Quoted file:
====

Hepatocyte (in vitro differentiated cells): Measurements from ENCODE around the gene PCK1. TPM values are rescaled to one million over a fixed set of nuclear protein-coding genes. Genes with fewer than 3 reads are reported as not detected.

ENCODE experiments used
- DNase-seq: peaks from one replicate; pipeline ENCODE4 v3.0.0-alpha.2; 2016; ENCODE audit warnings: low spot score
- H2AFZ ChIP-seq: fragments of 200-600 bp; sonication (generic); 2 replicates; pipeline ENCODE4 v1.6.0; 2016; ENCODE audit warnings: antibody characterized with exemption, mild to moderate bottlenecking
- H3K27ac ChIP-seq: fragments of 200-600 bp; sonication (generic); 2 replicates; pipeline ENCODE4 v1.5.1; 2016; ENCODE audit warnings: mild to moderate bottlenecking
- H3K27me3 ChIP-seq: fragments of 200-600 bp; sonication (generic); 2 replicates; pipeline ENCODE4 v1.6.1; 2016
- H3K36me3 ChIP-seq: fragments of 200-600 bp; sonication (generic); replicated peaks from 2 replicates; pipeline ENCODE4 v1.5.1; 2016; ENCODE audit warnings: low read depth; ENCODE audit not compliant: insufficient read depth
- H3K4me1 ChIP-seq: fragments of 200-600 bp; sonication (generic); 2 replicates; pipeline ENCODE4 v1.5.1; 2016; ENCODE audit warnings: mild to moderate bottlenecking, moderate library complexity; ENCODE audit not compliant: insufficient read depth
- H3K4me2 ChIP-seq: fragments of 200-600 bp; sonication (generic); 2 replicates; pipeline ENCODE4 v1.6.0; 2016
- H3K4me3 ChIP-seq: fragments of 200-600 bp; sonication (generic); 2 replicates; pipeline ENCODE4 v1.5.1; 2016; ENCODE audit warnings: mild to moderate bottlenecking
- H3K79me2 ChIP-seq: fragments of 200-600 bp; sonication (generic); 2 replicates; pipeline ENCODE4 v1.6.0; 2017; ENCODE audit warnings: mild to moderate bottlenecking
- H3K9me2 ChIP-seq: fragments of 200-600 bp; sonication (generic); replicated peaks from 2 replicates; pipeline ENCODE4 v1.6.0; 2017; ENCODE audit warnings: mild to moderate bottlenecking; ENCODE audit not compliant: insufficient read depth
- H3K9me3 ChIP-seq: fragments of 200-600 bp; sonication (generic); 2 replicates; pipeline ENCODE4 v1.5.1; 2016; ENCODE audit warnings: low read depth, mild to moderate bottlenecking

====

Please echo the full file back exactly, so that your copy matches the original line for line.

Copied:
Hepatocyte (in vitro differentiated cells): Measurements from ENCODE around the gene PCK1. TPM values are rescaled to one million over a fixed set of nuclear protein-coding genes. Genes with fewer than 3 reads are reported as not detected.

ENCODE experiments used
- DNase-seq: peaks from one replicate; pipeline ENCODE4 v3.0.0-alpha.2; 2016; ENCODE audit warnings: low spot score
- H2AFZ ChIP-seq: fragments of 200-600 bp; sonication (generic); 2 replicates; pipeline ENCODE4 v1.6.0; 2016; ENCODE audit warnings: antibody characterized with exemption, mild to moderate bottlenecking
- H3K27ac ChIP-seq: fragments of 200-600 bp; sonication (generic); 2 replicates; pipeline ENCODE4 v1.5.1; 2016; ENCODE audit warnings: mild to moderate bottlenecking
- H3K27me3 ChIP-seq: fragments of 200-600 bp; sonication (generic); 2 replicates; pipeline ENCODE4 v1.6.1; 2016
- H3K36me3 ChIP-seq: fragments of 200-600 bp; sonication (generic); replicated peaks from 2 replicates; pipeline ENCODE4 v1.5.1; 2016; ENCODE audit warnings: low read depth; ENCODE audit not compliant: insufficient read depth
- H3K4me1 ChIP-seq: fragments of 200-600 bp; sonication (generic); 2 replicates; pipeline ENCODE4 v1.5.1; 2016; ENCODE audit warnings: mild to moderate bottlenecking, moderate library complexity; ENCODE audit not compliant: insufficient read depth
- H3K4me2 ChIP-seq: fragments of 200-600 bp; sonication (generic); 2 replicates; pipeline ENCODE4 v1.6.0; 2016
- H3K4me3 ChIP-seq: fragments of 200-600 bp; sonication (generic); 2 replicates; pipeline ENCODE4 v1.5.1; 2016; ENCODE audit warnings: mild to moderate bottlenecking
- H3K79me2 ChIP-seq: fragments of 200-600 bp; sonication (generic); 2 replicates; pipeline ENCODE4 v1.6.0; 2017; ENCODE audit warnings: mild to moderate bottlenecking
- H3K9me2 ChIP-seq: fragments of 200-600 bp; sonication (generic); replicated peaks from 2 replicates; pipeline ENCODE4 v1.6.0; 2017; ENCODE audit warnings: mild to moderate bottlenecking; ENCODE audit not compliant: insufficient read depth
- H3K9me3 ChIP-seq: fragments of 200-600 bp; sonication (generic); 2 replicates; pipeline ENCODE4 v1.5.1; 2016; ENCODE audit warnings: low read depth, mild to moderate bottlenecking